The STROCSS guideline was developed in 2017 to improve the reporting quality of observational studies in surgery. Building on its impact and usefulness, we sought to update the guidelines two years after its publication.
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              2001 SCCM/ESICM/ACCP/ATS/SIS International Sepsis Definitions Conference.

              In 1991, the American College of Chest Physicians (ACCP) and the Society of Critical Care Medicine (SCCM) convened a "Consensus Conference," the goals of which were to "provide a conceptual and a practical framework to define the systemic inflammatory response to infection, which is a progressive injurious process that falls under the generalized term 'sepsis' and includes sepsis-associated organ dysfunction as well. The general definitions introduced as a result of that conference have been widely used in practice, and have served as the foundation for inclusion criteria for numerous clinical trials of therapeutic interventions. Nevertheless, there has been an impetus from experts in the field to modify these definitions to reflect our current understanding of the pathophysiology of these syndromes. Several North American and European intensive care societies agreed to revisit the definitions for sepsis and related conditions. This conference was sponsored by the Society of Critical Care Medicine (SCCM), The European Society of Intensive Care Medicine (ESICM), The American College of Chest Physicians (ACCP), the American Thoracic Society (ATS), and the Surgical Infection Society (SIS). 29 participants attended the conference from Europe and North America. In advance of the conference, subgroups were formed to evaluate the following areas: signs and symptoms of sepsis, cell markers, cytokines, microbiologic data, and coagulation parameters. The present manuscript serves as the final report of the 2001 International Sepsis Definitions Conference. 1. Current concepts of sepsis, severe sepsis and septic shock remain useful to clinicians and researchers. 2. These definitions do not allow precise staging or prognostication of the host response to infection. 3. While SIRS remains a useful concept, the diagnostic criteria for SIRS published in 1992 are overly sensitive and non-specific. 4. An expanded list of signs and symptoms of sepsis may better reflect the clinical response to infection. 6. PIRO, a hypothetical model for staging sepsis is presented, which, in the future, may better characterize the syndrome on the basis of predisposing factors and premorbid conditions, the nature of the underlying infection, the characteristics of the host response, and the extent of the resultant organ dysfunction.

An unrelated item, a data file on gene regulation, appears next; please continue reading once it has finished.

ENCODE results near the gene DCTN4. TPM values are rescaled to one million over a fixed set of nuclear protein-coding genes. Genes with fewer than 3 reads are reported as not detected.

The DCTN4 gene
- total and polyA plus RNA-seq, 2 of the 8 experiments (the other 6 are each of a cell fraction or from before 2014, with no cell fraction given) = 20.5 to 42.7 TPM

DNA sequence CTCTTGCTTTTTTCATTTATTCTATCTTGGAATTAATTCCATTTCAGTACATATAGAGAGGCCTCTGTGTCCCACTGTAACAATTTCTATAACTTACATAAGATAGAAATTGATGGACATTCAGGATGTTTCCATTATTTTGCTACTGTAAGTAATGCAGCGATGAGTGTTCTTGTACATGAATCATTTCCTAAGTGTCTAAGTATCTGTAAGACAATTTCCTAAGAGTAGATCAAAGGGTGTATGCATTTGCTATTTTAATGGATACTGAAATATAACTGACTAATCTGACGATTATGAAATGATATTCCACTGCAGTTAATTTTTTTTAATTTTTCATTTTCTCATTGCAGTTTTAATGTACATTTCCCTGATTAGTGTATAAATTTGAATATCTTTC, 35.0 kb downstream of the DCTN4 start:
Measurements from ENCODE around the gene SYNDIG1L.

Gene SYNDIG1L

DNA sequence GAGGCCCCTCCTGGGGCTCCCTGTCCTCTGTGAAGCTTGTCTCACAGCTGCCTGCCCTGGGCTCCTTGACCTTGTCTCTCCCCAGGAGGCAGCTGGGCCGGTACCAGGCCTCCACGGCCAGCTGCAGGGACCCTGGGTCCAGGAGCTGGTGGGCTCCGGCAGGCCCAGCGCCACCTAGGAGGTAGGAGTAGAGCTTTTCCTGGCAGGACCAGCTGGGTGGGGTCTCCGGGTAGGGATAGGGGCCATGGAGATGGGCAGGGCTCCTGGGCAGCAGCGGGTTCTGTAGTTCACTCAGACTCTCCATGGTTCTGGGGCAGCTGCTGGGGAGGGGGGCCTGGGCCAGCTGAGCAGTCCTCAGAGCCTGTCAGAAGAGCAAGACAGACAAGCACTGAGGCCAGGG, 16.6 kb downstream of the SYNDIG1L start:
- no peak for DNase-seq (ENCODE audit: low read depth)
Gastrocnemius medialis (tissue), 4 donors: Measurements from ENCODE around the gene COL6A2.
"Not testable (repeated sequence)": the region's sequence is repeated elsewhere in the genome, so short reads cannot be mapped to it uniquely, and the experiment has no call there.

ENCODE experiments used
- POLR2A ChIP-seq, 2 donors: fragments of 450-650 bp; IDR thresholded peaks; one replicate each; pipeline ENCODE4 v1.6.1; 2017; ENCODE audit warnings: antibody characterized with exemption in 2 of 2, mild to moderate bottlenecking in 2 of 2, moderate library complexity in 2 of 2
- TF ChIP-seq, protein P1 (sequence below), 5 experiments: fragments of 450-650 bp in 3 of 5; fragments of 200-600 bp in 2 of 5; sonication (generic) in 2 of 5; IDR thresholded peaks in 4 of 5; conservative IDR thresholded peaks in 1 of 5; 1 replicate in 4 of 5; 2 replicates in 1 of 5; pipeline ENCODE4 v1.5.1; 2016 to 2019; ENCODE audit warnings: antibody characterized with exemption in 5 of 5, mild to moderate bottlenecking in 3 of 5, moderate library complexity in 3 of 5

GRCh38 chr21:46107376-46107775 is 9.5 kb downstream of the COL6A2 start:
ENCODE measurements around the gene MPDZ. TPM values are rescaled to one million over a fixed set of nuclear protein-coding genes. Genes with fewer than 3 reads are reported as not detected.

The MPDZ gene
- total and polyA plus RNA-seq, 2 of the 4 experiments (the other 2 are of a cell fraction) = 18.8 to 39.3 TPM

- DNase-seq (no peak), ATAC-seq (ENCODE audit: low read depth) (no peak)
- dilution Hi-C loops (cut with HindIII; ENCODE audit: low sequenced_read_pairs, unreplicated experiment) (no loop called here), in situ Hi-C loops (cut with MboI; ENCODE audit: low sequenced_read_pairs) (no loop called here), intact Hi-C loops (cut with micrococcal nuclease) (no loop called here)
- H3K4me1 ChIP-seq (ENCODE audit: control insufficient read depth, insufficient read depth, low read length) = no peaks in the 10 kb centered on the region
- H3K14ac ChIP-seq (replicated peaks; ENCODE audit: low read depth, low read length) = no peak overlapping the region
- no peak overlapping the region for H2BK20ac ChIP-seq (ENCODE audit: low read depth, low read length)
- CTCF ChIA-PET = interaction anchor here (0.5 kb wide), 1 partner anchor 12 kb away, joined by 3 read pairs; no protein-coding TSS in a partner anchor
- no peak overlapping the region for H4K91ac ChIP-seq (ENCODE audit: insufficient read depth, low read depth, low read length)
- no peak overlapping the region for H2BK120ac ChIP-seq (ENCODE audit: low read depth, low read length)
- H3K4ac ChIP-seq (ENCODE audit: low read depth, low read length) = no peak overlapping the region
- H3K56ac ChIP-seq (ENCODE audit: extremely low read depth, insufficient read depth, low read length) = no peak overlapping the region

Author and article information

                Ann Med Surg (Lond)
                Ann Med Surg (Lond)
                Annals of Medicine and Surgery
                18 January 2021
                February 2021
                18 January 2021
                : 62
                : 114-118
                [1]Department of Emergency and Critical Care Medicine, Tohoku University Hospital, 1-1 Seiryo-machi, Aoba-ku, Sendai, 980-8574, Japan
                Author notes
                []Corresponding author. Department of Emergency and Critical Care Medicine Tohoku University Hospital, 2-1 Seiryo-machi, Aoba-ku, Sendai 980-8575, Japan. takesato@ 123456hkg.odn.ne.jp
                © 2021 Published by Elsevier Ltd on behalf of IJS Publishing Group Ltd.

                This is an open access article under the CC BY license (http://creativecommons.org/licenses/by/4.0/).

                : 11 January 2021
                : 12 January 2021
                Cohort Study

                psoas abscess,secondary abscess,pyogenic spondylitis,staphylococcus aureus,epidemiology